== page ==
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NASA Perseverance rover breaks Mars record that stood for 17 years

Eat my dust.

marsdrivepersy
NASA's Perseverance rover snapped a scenic view of its own tracks on Mars on Feb. 4, 2022.
NASA/JPL-Caltech

This story is part of Welcome to Mars, our series exploring the red planet.

Back in 2005, NASA's dearly departed Opportunity rover set one heck of a record by driving 722 feet (220 meters) in a single day. At the time, NASA called it a "likely long-standing" record. And stand it did. Until the Perseverance rover toppled the record last week. 

NASA JPL highlighted the new achievement in a tweet on Monday, saying, "She achieved the longest drive in a single sol by a Martian rover (the previous record had been held by Opportunity for nearly 17 years) and surpassed her own record of longest AutoNav drive." A "sol" on Mars is about 24 hours and 40 minutes long.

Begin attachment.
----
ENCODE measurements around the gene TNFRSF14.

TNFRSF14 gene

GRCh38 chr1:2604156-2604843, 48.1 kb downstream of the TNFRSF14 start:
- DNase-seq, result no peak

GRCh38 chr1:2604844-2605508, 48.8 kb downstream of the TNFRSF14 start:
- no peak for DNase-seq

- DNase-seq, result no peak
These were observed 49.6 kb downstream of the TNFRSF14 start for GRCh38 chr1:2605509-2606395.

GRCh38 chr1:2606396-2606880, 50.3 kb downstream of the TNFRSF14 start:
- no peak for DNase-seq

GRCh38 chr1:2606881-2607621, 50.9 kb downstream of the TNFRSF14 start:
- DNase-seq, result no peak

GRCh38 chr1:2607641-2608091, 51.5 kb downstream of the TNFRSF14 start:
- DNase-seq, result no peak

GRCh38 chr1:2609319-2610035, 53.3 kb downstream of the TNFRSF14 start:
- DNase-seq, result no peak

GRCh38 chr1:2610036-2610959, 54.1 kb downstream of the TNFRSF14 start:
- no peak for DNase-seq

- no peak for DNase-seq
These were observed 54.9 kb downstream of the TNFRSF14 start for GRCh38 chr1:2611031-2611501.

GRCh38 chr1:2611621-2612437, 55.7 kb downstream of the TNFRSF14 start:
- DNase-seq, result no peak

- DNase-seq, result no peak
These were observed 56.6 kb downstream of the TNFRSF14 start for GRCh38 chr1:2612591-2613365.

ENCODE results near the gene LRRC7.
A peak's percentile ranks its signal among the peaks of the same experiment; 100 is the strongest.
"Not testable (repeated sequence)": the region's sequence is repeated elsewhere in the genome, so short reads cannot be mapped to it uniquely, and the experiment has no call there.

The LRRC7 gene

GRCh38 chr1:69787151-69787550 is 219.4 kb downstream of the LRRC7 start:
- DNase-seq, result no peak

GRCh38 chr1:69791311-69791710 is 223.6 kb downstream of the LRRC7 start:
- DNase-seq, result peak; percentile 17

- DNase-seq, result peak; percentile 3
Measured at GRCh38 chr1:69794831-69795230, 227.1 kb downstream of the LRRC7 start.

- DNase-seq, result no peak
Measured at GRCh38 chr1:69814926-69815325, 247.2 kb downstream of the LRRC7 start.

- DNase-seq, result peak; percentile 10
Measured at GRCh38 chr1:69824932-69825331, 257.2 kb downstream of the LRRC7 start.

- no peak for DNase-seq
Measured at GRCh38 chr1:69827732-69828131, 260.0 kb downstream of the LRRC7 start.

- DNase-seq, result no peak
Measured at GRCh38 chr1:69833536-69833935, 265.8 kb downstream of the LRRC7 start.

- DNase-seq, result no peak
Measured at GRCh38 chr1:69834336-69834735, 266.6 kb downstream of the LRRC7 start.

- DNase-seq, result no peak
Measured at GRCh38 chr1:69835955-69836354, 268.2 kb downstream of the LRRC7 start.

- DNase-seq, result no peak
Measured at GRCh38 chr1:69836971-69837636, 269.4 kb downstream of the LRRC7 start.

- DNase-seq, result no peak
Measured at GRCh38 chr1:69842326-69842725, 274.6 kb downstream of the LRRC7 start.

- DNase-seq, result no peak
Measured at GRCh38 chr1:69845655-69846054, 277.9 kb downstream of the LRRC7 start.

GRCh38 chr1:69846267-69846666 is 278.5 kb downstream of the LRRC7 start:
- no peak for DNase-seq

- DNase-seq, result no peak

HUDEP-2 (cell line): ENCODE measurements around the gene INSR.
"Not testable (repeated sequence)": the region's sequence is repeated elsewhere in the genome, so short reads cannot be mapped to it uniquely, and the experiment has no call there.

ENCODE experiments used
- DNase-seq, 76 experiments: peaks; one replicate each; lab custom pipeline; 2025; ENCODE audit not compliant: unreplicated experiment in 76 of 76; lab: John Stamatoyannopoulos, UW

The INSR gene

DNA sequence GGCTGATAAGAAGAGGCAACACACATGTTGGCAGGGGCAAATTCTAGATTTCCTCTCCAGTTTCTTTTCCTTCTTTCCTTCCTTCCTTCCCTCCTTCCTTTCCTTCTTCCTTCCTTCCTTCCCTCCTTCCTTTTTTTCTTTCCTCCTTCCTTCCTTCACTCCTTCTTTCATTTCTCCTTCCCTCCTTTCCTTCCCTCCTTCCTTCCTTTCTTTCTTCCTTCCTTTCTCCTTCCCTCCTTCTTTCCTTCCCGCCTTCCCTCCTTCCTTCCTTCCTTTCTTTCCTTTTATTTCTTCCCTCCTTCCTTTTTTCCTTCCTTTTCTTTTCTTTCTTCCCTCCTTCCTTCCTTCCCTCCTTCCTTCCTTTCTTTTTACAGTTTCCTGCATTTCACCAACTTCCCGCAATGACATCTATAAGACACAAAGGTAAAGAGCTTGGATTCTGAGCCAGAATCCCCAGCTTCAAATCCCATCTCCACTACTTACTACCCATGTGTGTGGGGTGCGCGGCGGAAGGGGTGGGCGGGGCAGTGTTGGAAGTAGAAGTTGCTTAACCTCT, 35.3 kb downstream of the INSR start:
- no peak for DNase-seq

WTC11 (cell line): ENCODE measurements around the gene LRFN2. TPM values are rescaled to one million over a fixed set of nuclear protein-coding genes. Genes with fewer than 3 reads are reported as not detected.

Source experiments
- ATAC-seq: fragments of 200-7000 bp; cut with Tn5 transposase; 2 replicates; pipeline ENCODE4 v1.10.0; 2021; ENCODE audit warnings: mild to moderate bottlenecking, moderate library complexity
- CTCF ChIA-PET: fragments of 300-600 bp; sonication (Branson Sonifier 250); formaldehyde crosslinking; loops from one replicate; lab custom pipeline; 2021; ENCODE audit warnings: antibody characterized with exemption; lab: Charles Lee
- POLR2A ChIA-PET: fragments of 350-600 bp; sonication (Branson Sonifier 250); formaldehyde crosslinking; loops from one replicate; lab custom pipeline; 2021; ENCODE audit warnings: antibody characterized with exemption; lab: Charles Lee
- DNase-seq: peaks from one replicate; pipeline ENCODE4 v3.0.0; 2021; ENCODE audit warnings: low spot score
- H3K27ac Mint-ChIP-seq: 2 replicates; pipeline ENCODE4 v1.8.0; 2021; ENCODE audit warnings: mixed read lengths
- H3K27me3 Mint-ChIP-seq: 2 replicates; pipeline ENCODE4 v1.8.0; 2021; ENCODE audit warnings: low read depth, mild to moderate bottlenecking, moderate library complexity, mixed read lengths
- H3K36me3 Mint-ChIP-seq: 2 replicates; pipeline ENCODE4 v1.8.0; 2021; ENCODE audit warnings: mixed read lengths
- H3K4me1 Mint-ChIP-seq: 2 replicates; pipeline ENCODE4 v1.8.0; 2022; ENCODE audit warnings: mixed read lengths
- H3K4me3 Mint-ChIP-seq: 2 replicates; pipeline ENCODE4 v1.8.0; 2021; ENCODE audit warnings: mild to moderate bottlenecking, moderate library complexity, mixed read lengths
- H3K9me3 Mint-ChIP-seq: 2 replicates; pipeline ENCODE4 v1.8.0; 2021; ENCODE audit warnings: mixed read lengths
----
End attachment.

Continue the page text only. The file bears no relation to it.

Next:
Perseverance is a road-tripping beast, and a lot of that is due to its advanced auto navigation system that lets the rover make its own decisions while driving without the need for a human to give it exact directions. 

The rover team dropped a few more details on the new record with a tweet on Feb. 5 saying, "Just set a new Martian record of 243.3 meters, and then yesterday, another: 245.76 meters." That longer distance works out to about 806 feet. That might not sound like an epic journey, but keep in mind Perseverance is traveling across the dusty, rock-strewn Jezero Crater. 

NASA shared a view of the rover looking back at its own wheel tracks, and you can see how it has to work with challenging terrain and large rocks. As the Curiosity rover knows, Martian rocks can hurt.  

According to NASA, AutoNav could allow the rover to hit a top speed of 393 feet (120 meters) per hour. Compare that to the Curiosity, which is kitted out with an earlier AutoNav system that allows it to cover roughly 66 feet (20 meters) per hour. That means Percy still has some breathing room to break its own record. As NASA said, "Places to go, rocks to see!"